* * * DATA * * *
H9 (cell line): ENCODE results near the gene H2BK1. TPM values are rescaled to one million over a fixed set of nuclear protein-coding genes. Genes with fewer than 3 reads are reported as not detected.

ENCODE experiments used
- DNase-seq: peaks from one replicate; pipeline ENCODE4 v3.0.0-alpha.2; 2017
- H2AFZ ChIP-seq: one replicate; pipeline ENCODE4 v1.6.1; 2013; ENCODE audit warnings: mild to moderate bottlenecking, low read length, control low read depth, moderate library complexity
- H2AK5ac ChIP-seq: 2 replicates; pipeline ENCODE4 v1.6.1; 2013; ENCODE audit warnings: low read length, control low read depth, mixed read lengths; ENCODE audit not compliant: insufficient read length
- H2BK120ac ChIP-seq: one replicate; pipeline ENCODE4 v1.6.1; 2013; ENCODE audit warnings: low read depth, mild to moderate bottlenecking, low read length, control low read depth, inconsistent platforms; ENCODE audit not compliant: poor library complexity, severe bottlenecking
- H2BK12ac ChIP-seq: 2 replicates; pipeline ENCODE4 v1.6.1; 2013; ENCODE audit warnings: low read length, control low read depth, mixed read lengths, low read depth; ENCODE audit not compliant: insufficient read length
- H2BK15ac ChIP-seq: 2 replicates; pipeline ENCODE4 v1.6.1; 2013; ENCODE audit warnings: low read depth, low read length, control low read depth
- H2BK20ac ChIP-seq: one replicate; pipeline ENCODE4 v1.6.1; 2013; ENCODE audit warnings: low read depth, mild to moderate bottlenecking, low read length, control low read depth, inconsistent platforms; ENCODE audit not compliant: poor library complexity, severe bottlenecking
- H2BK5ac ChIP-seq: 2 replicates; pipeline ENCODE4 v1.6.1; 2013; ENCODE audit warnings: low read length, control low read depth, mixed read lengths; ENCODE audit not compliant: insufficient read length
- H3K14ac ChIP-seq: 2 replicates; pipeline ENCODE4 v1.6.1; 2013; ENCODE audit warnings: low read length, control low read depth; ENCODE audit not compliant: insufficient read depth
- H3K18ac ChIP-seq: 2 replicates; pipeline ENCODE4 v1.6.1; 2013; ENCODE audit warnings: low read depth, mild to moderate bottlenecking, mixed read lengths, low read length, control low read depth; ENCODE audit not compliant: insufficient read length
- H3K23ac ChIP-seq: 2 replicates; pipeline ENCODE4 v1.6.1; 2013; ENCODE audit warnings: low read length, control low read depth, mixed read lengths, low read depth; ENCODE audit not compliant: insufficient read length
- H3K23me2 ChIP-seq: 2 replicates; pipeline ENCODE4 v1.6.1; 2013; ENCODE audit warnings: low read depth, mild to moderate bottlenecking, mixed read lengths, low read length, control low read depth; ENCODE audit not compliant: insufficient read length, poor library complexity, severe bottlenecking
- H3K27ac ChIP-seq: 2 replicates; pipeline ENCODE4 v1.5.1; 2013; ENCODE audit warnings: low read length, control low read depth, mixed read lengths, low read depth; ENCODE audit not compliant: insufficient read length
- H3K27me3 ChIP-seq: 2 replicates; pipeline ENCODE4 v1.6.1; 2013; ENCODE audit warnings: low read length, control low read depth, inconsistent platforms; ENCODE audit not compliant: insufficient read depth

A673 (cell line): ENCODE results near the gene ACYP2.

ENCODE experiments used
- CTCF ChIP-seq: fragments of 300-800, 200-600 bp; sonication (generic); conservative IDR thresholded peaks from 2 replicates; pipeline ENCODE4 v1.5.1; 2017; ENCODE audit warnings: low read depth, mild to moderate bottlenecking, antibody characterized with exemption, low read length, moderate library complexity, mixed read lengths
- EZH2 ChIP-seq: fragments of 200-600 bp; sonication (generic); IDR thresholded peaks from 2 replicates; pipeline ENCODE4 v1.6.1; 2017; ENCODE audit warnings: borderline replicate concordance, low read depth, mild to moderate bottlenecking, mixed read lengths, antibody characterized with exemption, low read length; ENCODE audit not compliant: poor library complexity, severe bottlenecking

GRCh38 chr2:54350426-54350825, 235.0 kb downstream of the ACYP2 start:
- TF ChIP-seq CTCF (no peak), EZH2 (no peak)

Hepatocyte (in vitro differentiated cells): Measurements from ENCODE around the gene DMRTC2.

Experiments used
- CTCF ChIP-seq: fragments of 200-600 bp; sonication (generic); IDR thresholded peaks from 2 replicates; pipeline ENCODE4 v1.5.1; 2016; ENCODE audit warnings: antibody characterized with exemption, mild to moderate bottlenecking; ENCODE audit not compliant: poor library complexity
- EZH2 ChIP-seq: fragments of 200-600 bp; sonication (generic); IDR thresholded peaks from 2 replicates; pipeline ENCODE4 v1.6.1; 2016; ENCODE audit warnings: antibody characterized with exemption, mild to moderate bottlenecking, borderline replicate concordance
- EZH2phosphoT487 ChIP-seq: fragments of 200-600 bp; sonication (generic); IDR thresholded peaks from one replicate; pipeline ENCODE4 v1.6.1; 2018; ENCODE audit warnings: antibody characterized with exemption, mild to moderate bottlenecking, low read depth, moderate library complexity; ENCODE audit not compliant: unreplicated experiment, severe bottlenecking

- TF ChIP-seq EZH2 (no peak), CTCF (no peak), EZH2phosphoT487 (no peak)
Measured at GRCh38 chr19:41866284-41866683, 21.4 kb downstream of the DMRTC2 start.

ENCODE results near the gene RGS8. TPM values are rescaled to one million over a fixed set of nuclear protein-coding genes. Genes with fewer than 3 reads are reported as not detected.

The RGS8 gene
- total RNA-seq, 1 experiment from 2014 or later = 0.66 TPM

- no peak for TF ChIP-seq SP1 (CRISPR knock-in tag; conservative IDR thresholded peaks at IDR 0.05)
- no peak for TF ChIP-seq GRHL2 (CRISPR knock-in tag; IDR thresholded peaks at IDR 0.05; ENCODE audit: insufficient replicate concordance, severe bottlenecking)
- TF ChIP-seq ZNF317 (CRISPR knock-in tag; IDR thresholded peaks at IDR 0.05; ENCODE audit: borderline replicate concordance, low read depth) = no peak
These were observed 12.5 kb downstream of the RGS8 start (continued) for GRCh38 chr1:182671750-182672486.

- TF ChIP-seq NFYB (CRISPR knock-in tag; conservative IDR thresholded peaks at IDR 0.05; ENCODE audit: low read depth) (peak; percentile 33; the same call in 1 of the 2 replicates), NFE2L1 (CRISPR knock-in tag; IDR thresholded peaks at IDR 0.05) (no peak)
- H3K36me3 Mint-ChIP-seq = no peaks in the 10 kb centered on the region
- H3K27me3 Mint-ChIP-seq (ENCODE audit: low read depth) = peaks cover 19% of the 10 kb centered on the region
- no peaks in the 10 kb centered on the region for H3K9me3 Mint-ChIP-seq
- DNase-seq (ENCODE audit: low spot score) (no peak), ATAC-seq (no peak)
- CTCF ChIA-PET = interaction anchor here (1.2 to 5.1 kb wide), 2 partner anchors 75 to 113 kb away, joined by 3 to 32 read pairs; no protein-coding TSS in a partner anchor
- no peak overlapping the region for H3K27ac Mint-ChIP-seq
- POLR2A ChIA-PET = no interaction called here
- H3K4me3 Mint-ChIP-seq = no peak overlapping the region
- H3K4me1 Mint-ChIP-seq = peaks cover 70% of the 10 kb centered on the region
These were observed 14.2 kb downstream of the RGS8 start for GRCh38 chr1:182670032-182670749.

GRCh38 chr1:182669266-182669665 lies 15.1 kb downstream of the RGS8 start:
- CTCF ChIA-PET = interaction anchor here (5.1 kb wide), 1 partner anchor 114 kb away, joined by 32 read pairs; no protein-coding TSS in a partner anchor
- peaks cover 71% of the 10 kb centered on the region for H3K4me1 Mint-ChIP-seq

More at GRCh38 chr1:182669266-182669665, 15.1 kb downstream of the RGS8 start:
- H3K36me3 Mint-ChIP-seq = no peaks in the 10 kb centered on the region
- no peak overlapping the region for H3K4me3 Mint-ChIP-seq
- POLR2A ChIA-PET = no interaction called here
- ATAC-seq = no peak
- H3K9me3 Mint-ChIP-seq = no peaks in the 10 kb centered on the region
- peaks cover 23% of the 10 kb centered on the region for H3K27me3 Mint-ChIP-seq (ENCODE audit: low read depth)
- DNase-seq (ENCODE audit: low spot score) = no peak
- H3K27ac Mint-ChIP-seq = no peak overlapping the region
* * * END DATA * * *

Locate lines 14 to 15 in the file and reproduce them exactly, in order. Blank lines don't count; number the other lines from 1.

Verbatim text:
- H3K23me2 ChIP-seq: 2 replicates; pipeline ENCODE4 v1.6.1; 2013; ENCODE audit warnings: low read depth, mild to moderate bottlenecking, mixed read lengths, low read length, control low read depth; ENCODE audit not compliant: insufficient read length, poor library complexity, severe bottlenecking
- H3K27ac ChIP-seq: 2 replicates; pipeline ENCODE4 v1.5.1; 2013; ENCODE audit warnings: low read length, control low read depth, mixed read lengths, low read depth; ENCODE audit not compliant: insufficient read length